“Can we say that there will be absolutely no side effects? That’s impossible,” Ketyer says. “Doctors have to be honest and say it’s not 100 percent safe — but it’s 99.9 percent safe.

“Most parents (who don’t vaccinate) do it out of fear of chemicals, and I’m actually empathetic about that, but I don’t subscribe to that idea,” he says. “We live in a chemical world. But you’re probably exposed to more chemicals crawling around on the floor than you are in getting a vaccine.

“There is going to be someone who has an unforeseen, unfortunate event after immunization, but all vaccines are very well tested and studied for their safety and efficacy,” he says.


Lack of experience

Ironically, Ketyer says, the effectiveness of vaccines over the years has something to do with people discounting their importance now.

“More and more parents and doctors have never seen a child with measles or meningitis, but I’m old enough to have seen it and to be able to tell you how horrible it is,” he says.

“Some people have the philosophy that what doesn’t kill you makes you stronger and, in the long run you’ll be better off (having the disease), but that’s clearly not true,” Ketyer says. “Having measles can weaken the immune system. We’ve learned the hard way just how terrible these things are.”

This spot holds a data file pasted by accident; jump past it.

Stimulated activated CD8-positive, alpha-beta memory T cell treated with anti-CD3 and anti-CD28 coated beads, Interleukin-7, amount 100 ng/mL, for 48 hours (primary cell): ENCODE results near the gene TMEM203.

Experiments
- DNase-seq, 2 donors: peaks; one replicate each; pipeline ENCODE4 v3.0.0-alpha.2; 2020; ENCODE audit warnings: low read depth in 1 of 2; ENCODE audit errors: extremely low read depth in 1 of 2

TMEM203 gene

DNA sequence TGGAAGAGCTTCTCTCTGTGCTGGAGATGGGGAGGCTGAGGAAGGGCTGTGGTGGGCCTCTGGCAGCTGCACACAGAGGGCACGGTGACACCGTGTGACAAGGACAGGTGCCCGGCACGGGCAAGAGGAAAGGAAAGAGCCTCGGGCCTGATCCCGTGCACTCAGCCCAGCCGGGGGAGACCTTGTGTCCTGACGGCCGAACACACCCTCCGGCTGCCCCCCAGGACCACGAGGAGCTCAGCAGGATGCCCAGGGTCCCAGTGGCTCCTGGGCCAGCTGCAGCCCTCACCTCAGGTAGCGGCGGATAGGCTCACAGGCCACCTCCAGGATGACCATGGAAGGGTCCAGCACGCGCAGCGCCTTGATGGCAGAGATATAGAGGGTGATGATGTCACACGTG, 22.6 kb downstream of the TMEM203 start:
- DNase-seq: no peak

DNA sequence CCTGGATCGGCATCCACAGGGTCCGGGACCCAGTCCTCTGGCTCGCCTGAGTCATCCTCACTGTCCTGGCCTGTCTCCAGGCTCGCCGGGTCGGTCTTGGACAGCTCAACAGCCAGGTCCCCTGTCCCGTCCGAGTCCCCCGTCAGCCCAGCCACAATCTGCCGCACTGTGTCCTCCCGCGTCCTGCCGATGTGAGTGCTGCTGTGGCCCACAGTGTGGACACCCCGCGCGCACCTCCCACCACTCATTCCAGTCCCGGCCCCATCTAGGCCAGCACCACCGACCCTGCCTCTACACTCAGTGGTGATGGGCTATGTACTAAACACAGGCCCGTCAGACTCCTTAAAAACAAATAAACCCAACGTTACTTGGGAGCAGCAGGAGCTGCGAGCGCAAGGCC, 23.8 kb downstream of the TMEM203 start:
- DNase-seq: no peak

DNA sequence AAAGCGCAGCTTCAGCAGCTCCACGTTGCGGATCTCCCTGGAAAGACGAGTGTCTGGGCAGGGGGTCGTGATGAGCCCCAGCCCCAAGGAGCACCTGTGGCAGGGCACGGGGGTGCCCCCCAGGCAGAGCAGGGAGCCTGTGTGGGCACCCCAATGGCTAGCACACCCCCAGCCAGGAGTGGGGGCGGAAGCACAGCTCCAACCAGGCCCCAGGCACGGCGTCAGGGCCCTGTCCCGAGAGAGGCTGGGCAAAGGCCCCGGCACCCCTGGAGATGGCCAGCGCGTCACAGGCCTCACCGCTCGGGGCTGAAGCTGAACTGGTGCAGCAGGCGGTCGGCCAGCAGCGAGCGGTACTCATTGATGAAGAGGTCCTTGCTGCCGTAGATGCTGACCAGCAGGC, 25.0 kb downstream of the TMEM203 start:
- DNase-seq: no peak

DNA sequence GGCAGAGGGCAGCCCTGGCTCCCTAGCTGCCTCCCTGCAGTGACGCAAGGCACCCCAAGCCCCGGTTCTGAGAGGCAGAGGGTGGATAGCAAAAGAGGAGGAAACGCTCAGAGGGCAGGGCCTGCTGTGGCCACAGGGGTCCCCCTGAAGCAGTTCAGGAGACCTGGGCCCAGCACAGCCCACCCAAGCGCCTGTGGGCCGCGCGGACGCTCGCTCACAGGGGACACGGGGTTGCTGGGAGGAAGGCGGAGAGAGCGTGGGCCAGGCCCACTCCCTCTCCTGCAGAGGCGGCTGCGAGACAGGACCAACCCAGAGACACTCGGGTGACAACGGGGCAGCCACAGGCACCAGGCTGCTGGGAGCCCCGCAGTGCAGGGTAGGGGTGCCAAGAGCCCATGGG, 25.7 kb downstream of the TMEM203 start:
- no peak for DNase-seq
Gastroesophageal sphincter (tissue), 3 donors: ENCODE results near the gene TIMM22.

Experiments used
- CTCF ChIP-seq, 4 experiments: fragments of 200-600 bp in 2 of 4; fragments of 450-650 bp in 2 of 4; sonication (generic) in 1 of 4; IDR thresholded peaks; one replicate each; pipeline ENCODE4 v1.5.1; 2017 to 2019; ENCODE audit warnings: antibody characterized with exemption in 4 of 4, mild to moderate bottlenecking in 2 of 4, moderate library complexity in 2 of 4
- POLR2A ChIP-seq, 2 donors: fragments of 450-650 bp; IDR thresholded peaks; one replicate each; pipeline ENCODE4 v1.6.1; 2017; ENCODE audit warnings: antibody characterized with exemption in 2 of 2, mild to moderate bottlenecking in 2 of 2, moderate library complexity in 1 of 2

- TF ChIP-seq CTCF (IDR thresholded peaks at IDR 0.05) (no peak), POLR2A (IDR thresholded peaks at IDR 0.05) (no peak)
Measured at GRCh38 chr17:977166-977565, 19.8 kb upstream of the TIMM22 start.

“The overwhelming majority of parents do vaccinate, and that’s a good thing,” Wyszomierski says. “A small number, maybe 2 percent, who come into our practice don’t, so I’ve had those conversations with parents. Sometimes I can persuade them, sometimes I can’t.”

“Doctors need to spend more time talking to parents about what concerns them, what they’re afraid of,” Ketyer says. “That really needs to start before birth in the OB-GYN office. The good news, especially in the Pittsburgh area, is that there are a whole lot of really good practitioners doing a really good job caring for the public health.”

Shirley McMarlin is a Tribune-Review staff writer. You can contact Shirley at 724-836-5750, [email protected] or via Twitter .

Categories: News | Health Now